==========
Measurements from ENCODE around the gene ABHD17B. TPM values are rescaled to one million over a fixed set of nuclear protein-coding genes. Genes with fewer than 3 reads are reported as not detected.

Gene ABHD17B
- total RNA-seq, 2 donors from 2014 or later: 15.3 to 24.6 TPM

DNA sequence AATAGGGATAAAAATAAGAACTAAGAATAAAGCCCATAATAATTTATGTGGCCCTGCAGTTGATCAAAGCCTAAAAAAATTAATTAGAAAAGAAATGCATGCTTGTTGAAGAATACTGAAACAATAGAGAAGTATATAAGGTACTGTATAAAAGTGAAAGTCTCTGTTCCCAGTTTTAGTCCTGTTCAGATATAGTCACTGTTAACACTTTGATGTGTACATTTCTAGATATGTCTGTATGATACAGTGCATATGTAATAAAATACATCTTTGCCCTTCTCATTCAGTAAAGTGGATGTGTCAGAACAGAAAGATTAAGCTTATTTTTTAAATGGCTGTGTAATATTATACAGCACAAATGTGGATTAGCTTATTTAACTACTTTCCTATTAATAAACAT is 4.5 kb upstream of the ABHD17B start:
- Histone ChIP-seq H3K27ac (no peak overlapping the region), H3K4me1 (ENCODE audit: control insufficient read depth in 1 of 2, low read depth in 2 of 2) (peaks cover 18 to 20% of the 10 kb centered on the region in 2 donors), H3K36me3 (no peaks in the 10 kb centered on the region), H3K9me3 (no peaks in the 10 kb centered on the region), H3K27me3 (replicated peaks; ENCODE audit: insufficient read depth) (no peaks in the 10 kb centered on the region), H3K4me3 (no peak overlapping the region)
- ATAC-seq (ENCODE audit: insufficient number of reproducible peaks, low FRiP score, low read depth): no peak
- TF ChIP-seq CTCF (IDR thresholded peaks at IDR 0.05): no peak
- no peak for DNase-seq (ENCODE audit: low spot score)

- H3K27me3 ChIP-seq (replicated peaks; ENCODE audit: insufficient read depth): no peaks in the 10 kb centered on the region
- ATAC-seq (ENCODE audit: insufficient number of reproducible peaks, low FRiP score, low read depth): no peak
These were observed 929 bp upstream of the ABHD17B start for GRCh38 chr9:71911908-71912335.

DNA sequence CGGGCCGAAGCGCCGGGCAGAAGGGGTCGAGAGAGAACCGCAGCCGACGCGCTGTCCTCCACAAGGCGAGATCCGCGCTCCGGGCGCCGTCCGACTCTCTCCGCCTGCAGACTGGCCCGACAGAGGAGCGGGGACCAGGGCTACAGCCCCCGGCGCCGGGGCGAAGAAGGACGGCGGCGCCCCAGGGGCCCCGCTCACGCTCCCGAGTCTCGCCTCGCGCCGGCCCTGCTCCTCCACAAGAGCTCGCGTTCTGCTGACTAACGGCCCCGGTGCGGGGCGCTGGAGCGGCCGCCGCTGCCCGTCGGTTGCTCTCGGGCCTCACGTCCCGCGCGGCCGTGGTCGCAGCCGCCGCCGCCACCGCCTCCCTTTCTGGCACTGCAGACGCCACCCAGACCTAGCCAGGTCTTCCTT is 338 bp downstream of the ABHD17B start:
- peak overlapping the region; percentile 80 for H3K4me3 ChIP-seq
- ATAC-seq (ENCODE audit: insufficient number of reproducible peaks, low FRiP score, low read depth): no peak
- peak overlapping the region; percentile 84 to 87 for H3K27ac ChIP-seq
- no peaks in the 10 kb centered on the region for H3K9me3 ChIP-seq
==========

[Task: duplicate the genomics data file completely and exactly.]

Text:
Measurements from ENCODE around the gene ABHD17B. TPM values are rescaled to one million over a fixed set of nuclear protein-coding genes. Genes with fewer than 3 reads are reported as not detected.

Gene ABHD17B
- total RNA-seq, 2 donors from 2014 or later: 15.3 to 24.6 TPM

DNA sequence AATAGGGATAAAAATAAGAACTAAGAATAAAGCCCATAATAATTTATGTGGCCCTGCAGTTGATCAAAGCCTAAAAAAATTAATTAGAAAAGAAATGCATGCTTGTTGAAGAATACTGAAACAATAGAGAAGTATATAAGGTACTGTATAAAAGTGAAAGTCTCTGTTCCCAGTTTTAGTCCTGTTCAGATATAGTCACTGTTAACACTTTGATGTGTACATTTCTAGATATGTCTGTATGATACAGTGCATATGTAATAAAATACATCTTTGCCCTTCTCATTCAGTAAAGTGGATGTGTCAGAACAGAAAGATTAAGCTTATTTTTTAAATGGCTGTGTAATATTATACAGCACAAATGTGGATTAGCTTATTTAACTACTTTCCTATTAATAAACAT is 4.5 kb upstream of the ABHD17B start:
- Histone ChIP-seq H3K27ac (no peak overlapping the region), H3K4me1 (ENCODE audit: control insufficient read depth in 1 of 2, low read depth in 2 of 2) (peaks cover 18 to 20% of the 10 kb centered on the region in 2 donors), H3K36me3 (no peaks in the 10 kb centered on the region), H3K9me3 (no peaks in the 10 kb centered on the region), H3K27me3 (replicated peaks; ENCODE audit: insufficient read depth) (no peaks in the 10 kb centered on the region), H3K4me3 (no peak overlapping the region)
- ATAC-seq (ENCODE audit: insufficient number of reproducible peaks, low FRiP score, low read depth): no peak
- TF ChIP-seq CTCF (IDR thresholded peaks at IDR 0.05): no peak
- no peak for DNase-seq (ENCODE audit: low spot score)

- H3K27me3 ChIP-seq (replicated peaks; ENCODE audit: insufficient read depth): no peaks in the 10 kb centered on the region
- ATAC-seq (ENCODE audit: insufficient number of reproducible peaks, low FRiP score, low read depth): no peak
These were observed 929 bp upstream of the ABHD17B start for GRCh38 chr9:71911908-71912335.

DNA sequence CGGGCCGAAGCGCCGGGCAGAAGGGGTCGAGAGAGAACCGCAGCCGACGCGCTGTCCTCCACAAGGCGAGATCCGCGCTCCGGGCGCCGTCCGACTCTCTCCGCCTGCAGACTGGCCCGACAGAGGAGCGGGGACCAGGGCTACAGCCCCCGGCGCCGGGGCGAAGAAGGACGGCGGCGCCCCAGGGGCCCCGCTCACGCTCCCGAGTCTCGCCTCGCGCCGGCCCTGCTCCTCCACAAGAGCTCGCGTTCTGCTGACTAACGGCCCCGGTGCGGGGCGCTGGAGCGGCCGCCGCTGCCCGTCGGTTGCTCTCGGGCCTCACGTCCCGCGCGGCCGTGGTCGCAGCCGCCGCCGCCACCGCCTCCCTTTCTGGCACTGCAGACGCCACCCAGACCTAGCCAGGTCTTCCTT is 338 bp downstream of the ABHD17B start:
- peak overlapping the region; percentile 80 for H3K4me3 ChIP-seq
- ATAC-seq (ENCODE audit: insufficient number of reproducible peaks, low FRiP score, low read depth): no peak
- peak overlapping the region; percentile 84 to 87 for H3K27ac ChIP-seq
- no peaks in the 10 kb centered on the region for H3K9me3 ChIP-seq